Creating professional goals can be stressful, but are necessary to move on and move up. Below are some the lessons I learned that helped me get out of my own way and develop better professional goals that actually helped me advance my career in meaningful ways.
The first ten years of my career had me working for nine different supervisors. Which meant I was under constant and always-changing evaluation. For this reason, the annual review time of the year used to be my least favorite time of the academic year. Having to quantify and qualify the work I had done during year was the easy part of my job. Having to do the same with my own goals and outcomes was what used to stress me out. No matter if I had a spectacularly amazing year with my students and programs I would stress out. Worried that my work wasn’t living up to my potential or, worse, was negatively impacting students and my relationships.
In those 10 years, I had never gotten anything less than satisfactory on a work evaluation. I imagined that the only goals I could write were about things in my professional life. Really, I thought I had to completely start-over doing or change 180 degrees in my work relationships. Never occurred to me that I could set goals that actually helped me get a new job or a promotion.
I would also stress out because I always seemed to get the same feedback on my evaluations – like the need to communicate better with my peers and my students, the one thing I knew I could do. I just knew that if I wanted to elevate my career and work for those promotions I would need to really concentrate on this feedback I was getting and really dig deep into what I needed to fix.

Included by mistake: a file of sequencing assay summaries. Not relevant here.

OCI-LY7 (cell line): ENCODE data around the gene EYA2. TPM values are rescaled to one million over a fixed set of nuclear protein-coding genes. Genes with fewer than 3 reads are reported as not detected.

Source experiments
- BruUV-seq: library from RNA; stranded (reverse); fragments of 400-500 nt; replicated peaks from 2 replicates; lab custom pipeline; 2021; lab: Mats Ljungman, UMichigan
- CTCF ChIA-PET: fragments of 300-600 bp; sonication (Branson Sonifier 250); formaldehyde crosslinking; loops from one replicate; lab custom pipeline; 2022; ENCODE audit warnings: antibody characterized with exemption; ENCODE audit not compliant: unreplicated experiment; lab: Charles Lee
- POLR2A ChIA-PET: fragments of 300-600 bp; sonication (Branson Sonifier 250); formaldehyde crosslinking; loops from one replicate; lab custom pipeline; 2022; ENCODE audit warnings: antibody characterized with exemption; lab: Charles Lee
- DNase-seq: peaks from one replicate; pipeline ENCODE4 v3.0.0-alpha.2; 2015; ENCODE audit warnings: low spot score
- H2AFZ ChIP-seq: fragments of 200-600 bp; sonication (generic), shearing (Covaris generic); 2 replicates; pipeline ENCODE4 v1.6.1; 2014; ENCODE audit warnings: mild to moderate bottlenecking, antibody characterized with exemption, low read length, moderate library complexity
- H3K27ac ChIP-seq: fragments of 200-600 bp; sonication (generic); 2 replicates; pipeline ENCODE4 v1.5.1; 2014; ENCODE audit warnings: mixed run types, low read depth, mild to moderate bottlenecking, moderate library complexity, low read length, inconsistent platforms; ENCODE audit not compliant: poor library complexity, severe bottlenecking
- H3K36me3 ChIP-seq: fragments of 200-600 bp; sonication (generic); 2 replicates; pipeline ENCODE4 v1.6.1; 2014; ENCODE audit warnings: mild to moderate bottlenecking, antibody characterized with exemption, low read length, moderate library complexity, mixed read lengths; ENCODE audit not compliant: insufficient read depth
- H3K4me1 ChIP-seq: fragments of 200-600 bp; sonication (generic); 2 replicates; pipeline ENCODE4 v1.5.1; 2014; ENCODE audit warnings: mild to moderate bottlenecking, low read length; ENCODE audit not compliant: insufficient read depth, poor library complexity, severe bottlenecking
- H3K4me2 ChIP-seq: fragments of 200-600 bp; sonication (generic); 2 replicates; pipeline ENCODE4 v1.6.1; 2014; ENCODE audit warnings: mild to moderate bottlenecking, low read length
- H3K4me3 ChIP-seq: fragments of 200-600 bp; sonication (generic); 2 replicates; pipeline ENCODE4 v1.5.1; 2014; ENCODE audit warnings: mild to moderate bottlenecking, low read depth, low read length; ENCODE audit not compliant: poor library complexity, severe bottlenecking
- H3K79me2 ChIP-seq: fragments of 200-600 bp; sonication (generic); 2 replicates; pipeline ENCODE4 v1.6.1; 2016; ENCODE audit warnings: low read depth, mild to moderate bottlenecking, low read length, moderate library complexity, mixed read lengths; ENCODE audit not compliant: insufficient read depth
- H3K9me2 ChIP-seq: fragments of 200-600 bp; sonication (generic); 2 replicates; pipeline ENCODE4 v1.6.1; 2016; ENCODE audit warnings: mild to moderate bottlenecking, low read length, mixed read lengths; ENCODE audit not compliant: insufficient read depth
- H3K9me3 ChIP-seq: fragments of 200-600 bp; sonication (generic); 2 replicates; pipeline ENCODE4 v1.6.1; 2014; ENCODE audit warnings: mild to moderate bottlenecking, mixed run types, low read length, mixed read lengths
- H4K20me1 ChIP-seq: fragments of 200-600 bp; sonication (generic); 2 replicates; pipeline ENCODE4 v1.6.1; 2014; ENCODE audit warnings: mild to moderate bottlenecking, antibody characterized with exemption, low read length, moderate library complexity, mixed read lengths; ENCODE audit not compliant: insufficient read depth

Until I realized after the 12th evaluation in 9 years that this feedback cycle wasn’t working for me. You see, I had bought into the idea that this arbitrary once-a-year evaluation was going to set my work goals for an entire year and maybe because I was not focusing on my communication style it was hurting my relationships, and that there was something wrong with my professional work that was keeping me from advancing. I was wrong.
What I Learned
Below aI share lessons learned that helped me get out of my own way and develop better professional goals that actually helped me advance my career in meaningful ways. I hope you find them useful in your own search.
Your strengths may not be valuable to the team/your supervisor.
For those familiar with Strengths-Based Leadership, you will understand that every leader has a short-list of strengths, that effective leaders should know your strengths and invest in others’ strengths to build a successful team. And while we can all be valued for the knowledge and expertise we bring to the table, we may not always be valued for the ways this knowledge and expertise is put into action. On every team, we often play different roles that help the team advance but sometimes the strengths we bring may not look or feel as valuable.